Sigma Alpha Epsilon fraternity brothers may never have found out they were living in their house illegally for 13 years if not for a routine check by a city organization designed to protect New Haven residents like them from dangerous housing situations.

Despite efforts in 2001 from both fraternity members and city officials to establish the appropriate documentation and title for the house, city officials never recognized SAE’s 35 High St. house as an official fraternity house. After city officials reviewed records of New Haven’s Livable City Initiative Residential Licensing Program last April, they told the fraternity brothers they needed to get their paperwork in order.

SAE members said they have begun the process for official city recognition. Four fraternity members, including SAE President Jamie Coleman ’11, appeared before the Board of Zoning Appeals last Wednesday to present verification of their off-site parking lease, a requirement to receive the permit.

The Liveable City Initiative, created in 1996, is a New Haven program meant to support and develop safe, attractive neighborhoods. In 2006, it began an effort to educate and enforce proper housing codes in New Haven.

SAE acquired its house in 1996. At the time, it was listed as a single-family residence. That year, the fraternity successfully applied to the city for a “Special Exemption” to convert the single-family residence into a communal living residence on the condition that the fraternity obtain a proper building permit and certificates of occupancy. The fraternity, however, did not follow through, according to city records.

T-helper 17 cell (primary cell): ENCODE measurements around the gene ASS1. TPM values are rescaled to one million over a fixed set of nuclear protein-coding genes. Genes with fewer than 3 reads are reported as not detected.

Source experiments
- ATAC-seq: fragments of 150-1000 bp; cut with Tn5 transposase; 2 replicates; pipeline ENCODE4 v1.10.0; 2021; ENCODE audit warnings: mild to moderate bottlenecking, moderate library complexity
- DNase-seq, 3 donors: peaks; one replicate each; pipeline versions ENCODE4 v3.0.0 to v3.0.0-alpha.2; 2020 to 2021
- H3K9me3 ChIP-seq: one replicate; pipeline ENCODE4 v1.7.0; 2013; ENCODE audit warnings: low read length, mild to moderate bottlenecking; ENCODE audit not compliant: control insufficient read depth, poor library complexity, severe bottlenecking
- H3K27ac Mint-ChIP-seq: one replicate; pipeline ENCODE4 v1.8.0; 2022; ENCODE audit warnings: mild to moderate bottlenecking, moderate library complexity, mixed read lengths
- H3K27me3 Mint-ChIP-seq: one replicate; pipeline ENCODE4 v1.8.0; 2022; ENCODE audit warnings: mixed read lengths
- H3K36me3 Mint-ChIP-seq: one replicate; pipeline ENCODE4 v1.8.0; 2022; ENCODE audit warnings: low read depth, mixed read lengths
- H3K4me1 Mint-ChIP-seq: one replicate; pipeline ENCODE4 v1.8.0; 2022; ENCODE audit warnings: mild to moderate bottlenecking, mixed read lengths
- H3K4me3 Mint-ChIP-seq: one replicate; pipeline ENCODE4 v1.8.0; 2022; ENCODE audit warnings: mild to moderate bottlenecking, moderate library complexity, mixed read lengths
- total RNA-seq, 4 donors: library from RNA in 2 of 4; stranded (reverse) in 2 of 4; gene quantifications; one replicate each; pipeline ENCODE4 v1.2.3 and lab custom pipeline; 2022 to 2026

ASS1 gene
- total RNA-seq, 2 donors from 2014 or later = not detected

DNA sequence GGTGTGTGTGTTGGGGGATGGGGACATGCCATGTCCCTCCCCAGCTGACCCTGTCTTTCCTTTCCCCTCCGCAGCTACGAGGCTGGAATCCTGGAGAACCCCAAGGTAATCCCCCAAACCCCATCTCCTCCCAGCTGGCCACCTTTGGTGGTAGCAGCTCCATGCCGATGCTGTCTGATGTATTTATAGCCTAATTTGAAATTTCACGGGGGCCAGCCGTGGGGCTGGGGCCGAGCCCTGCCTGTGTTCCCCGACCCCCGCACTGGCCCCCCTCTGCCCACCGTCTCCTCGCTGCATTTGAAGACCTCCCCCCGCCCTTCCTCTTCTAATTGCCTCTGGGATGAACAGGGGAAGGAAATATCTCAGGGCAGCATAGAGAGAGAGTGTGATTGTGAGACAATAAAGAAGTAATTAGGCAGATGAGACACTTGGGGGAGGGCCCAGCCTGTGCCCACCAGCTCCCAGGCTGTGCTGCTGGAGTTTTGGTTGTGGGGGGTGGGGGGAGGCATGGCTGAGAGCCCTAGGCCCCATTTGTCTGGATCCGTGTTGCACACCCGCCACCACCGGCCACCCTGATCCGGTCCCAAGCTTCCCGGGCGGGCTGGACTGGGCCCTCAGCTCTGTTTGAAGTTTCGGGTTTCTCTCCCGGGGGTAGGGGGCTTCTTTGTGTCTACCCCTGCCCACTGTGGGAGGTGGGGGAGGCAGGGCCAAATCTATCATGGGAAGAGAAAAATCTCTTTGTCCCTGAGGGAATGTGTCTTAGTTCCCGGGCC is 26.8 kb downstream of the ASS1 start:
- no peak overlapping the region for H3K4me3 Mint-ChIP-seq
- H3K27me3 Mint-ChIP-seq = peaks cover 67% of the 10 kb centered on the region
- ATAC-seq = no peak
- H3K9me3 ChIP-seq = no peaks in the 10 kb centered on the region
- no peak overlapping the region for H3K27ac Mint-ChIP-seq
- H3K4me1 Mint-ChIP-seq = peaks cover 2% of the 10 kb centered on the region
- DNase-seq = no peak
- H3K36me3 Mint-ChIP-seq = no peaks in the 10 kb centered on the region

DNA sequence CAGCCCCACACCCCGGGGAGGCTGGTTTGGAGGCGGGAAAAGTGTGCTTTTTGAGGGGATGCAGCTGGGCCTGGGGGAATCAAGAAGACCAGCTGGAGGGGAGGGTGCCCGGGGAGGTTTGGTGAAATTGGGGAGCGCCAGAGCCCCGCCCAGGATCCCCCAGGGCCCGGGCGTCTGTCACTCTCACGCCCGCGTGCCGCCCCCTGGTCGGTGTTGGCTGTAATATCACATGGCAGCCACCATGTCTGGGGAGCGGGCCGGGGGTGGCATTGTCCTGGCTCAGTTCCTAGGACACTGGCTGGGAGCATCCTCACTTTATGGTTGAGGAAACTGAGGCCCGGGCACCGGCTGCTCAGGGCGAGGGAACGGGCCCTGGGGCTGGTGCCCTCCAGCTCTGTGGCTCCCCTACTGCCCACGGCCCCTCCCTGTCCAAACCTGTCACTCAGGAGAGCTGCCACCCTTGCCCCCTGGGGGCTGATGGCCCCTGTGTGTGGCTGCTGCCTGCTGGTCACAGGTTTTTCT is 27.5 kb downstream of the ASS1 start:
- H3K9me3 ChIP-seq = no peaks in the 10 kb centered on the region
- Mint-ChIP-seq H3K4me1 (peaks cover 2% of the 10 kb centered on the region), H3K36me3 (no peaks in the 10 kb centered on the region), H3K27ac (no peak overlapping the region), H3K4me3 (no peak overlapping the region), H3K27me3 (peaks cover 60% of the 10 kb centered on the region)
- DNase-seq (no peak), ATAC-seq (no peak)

In 2001, the Livable City Initiative again informed SAE of the fraternity’s incorrect license, according to city records. Though city records said the fraternity sent in incomplete forms, Livable City Initiative Director Andrew Rizzo said enforcement was not a top priority at the time, and the brothers continued to live at 35 High St. illegally.

“Sometimes things just fall under the radar,” Rizzo added.

He said the fraternity, upon receiving a letter from the city last April, was quick to apply for approval.

“They’ve been operating all these years illegally,” Rizzo said. “We’re clamping down.”

Coleman, SAE’s president, said that after receiving initial approval from the city in 1996 to live at 35 High St., the fraternity brothers believed they had acquired the proper documentation to convert the house to a communal living residence.

“We went to this meeting last week,” Coleman said. “But we thought we had [received the city license] 10 years ago.”

To establish their status as a fraternity house, SAE members must first acquire a permit to convert a single-family residence to a rooming house, Rizzo said. A fraternal residence requires, for example, more fire detectors than a residence, Rizzo said, for public safety reasons. (New Haven Health Department environmental director Paul Kowalski added that the SAE building currently does not break any health violations.)

Upon approval by the fire marshal, the New Haven Police Department, the Board of Zoning Appeals and other city groups, the house would receive a city Certificate for Use and Occupancy. Only then can the brothers apply for the license to legally establish their residence as a fraternity house, Rizzo said.

SAE’s lawyer, Jim Segaloff, declined to comment on zoning involving the fraternity house.

Eight of SAE’s 65 members currently live at 35 High St.

Esther Zuckerman contributed reporting.